1. To get the full panoramic detail available in the stereo feed use headphones. Headphones of any type should work, but 'covered ear' designs and those with noise-cancelling will help to reduce external distractions. If you find covered-ear headphones uncomfortable try open-ear design headphones instead which let your ears breathe.

2. The ideal setting for listening is from a comfortable and reasonably still position as each episode is captured from one fixed and steady position. The podcast especially suits those working, reading, resting or doing mindful focusing.

3. Our recordings are taken from natural places and aren't bass-boosted or loudness pumped like other podcasts. Even listening in a quiet place it can take a few minutes for your ears to adjust to the softer sound. But if Radio Lento remains too faint tap up the volume level a few steps. If you listen to a sleep safe episode to get to sleep remember to deactivate your Apps automatic 'play next' option to prevent another podcast starting.

121 On Portland Bill

121 On Portland Bill

May 28, 2022

At the edge of a craggy rock promontory, near the giant lighthouse, there's strong sea wind, and an old rusted crane. Past the collection of weather-beaten fishing huts. Off the footpath. And beyond where the land is safe to walk. 

The view here, of a panoramic sunlit sea, is both wild and precarious. It urges the venturer to resist reaching down to touch the water. Touch and so connect, with whatever the mysterious energy is, that's powering the dance of the deep water waves. Folly, it says. Step back, it says, and rest upon the old rusted crane. Spend a little time here. Half an hour should do it. Use your ears to read the water. Use time. 

The pointed shape of this craggy section of rock steers the incoming swell into natural inlets, to the left, and to the right. Wild water slaps and splatters against the worn stone. Gusting sometimes strongly, the onshore breeze swings a loose part on the crane, somewhere above where the microphones are attached, making a delicate metallic chink. Over time, and from some way out to sea, an ocean going vessel slowly, and benevolently, hums by.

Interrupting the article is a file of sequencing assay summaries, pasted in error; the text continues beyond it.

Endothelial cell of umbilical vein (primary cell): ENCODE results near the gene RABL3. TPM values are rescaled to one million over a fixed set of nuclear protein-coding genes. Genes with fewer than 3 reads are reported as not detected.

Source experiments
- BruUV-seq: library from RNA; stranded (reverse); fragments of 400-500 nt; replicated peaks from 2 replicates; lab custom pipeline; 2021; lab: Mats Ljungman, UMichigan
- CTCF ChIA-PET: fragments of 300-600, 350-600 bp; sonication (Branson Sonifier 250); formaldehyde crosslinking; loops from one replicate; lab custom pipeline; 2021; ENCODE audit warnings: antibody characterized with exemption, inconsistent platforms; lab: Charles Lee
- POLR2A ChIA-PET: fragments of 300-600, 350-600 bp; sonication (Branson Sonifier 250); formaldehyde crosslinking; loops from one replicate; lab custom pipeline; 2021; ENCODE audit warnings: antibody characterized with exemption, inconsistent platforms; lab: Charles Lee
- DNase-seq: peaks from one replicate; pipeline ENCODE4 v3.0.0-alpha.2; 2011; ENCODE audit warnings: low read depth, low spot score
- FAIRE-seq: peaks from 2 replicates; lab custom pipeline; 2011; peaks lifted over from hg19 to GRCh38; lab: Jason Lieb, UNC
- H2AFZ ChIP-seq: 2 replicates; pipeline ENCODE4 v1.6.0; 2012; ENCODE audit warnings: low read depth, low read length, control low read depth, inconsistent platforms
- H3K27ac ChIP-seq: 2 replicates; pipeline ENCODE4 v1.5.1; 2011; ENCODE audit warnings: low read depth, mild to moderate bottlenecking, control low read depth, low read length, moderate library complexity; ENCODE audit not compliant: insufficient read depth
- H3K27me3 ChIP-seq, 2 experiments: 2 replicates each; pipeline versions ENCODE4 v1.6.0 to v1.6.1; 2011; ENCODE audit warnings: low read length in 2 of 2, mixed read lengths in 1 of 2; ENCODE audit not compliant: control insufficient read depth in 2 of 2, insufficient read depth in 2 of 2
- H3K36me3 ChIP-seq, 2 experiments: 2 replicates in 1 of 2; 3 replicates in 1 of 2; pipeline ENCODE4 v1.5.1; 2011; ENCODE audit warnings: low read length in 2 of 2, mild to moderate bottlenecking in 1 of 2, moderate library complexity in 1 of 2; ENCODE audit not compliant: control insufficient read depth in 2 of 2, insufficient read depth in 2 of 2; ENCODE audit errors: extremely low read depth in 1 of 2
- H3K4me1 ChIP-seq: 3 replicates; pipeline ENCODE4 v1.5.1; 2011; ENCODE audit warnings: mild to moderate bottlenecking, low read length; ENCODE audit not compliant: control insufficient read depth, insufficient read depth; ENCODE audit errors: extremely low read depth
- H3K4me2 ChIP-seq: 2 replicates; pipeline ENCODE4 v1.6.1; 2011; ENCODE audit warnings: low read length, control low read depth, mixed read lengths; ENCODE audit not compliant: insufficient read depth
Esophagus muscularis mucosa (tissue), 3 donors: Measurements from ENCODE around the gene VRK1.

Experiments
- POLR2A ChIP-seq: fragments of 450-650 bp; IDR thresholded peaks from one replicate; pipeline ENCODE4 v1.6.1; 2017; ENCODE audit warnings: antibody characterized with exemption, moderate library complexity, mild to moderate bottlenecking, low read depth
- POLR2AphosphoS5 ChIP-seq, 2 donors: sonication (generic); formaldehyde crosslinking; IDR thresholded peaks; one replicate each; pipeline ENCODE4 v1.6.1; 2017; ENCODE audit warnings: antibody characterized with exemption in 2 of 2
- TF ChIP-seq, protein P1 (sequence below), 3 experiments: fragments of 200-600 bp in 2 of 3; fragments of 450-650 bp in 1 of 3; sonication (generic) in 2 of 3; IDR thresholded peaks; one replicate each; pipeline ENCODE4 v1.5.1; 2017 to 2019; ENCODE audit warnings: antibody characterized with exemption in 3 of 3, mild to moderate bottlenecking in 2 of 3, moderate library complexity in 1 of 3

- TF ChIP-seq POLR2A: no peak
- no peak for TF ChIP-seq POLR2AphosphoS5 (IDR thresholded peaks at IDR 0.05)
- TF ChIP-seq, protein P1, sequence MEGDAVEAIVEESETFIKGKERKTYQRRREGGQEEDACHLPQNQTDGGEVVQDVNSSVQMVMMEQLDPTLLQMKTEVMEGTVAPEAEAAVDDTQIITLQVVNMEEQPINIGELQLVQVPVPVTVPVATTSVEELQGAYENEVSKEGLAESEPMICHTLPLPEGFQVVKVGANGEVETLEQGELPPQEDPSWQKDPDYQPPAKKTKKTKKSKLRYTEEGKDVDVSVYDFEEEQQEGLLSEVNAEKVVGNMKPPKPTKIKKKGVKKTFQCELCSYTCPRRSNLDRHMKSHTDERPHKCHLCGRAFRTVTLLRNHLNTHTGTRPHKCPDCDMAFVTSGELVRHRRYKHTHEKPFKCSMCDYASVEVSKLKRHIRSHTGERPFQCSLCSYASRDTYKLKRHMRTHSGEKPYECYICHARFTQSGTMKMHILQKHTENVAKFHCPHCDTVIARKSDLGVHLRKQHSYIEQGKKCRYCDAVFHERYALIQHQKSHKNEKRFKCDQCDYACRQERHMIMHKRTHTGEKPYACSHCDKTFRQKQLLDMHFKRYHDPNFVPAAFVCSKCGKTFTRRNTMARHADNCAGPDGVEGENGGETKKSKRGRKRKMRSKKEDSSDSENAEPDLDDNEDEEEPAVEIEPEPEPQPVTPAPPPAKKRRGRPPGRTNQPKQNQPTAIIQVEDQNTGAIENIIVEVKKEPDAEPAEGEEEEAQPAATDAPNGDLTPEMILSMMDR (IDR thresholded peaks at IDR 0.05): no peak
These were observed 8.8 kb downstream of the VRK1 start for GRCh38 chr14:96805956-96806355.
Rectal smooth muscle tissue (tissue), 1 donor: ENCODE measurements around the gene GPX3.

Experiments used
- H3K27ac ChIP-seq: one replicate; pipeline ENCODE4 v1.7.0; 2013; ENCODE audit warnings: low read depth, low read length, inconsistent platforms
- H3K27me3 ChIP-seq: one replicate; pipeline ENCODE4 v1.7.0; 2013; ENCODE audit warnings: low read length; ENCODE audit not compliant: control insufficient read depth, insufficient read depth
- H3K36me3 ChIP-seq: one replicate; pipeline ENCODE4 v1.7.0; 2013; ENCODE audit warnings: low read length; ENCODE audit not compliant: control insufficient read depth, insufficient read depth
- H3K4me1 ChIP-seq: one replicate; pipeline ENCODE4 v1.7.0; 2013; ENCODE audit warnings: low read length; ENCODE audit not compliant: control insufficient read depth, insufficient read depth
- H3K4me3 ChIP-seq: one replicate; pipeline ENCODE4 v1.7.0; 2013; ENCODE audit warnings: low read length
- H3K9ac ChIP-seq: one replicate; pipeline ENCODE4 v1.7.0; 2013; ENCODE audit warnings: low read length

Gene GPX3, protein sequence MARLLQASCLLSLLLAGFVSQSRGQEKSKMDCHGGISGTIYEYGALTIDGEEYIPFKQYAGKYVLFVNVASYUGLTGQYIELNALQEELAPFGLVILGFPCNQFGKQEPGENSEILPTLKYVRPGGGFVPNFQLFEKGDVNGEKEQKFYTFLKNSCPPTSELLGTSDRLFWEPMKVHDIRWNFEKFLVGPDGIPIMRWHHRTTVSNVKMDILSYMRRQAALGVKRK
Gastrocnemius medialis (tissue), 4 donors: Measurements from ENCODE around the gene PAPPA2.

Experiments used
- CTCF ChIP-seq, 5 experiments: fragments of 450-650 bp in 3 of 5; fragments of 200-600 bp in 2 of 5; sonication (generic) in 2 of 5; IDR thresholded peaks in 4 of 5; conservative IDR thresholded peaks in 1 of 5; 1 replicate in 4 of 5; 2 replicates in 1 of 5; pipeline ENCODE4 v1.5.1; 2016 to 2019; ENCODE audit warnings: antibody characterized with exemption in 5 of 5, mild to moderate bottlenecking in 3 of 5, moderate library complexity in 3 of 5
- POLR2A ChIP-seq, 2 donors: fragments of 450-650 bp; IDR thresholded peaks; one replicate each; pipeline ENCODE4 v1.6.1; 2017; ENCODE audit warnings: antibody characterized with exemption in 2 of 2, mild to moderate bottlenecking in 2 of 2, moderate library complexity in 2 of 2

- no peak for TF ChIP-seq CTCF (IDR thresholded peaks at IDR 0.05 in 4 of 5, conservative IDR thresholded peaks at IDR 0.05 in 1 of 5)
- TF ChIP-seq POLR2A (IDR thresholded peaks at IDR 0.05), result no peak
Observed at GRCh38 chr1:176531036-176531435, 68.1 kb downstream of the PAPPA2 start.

We captured this segment of time near the lighthouse on Portland Bill last month. Cloudy conditions had persisted through the day but by the time we'd found the right location to record the sky had turned to blue and the sun was shining strongly.

120 Secrets in the spring air - inland coastal country

120 Secrets in the spring air - inland coastal country

May 21, 2022

On the footpath from Winchelsea to Rye (the one that goes inland and round in a long loop) we came across a small copse of trees in the corner of a field, by a heavy metal gate. The spot was surrounded on all sides by fields and pastures. The day was starting to get hot, so under the shade we just stood at the gate, to take in the air.

Above the baa-ing of sheep and lambs, and the melodic callings of woodland birds, the trees, tops against the blue sky, were waving slightly in the spring breeze. They stood together, turning the moving air into soft susurating sound. Vague voices seemed to waft from somewhere. Perhaps it was the farm we saw signposted a little further on.

It was the space underneath the trees that possessed the most mesmerising feel. The trees seemed to somehow distil the landscape. We set up the mics, then walked on, to let them capture the quiet alone.

With us gone, they captured the singing birds, and the insect hum. The grazing sheep and lambs, and two propeller planes, high over, with ocean views of the coast. They caught the cracklings of drying twigs amongst the dense leaf litter, and that strange nameless blur that time makes as it passes in a quiet country place. They witnessed a squirrel too, noisily nosing about on dried broken bark and leaves between the trees, and later jumping through the branches. Quietest of all though, and right at the end, they caught the distant passing calls (extreme right of scene) of a cuckoo. 

-- Cuckoos are the most fleeting of England's migrant birds spending only about three weeks here to lay their eggs, before flying back to Africa, They never get to see their chicks, but still the young birds once fledged still manage to follow their parent back to the same place in Africa.

119 Dawn chorus in the rain high in the Derbyshire hills

119 Dawn chorus in the rain high in the Derbyshire hills

May 14, 2022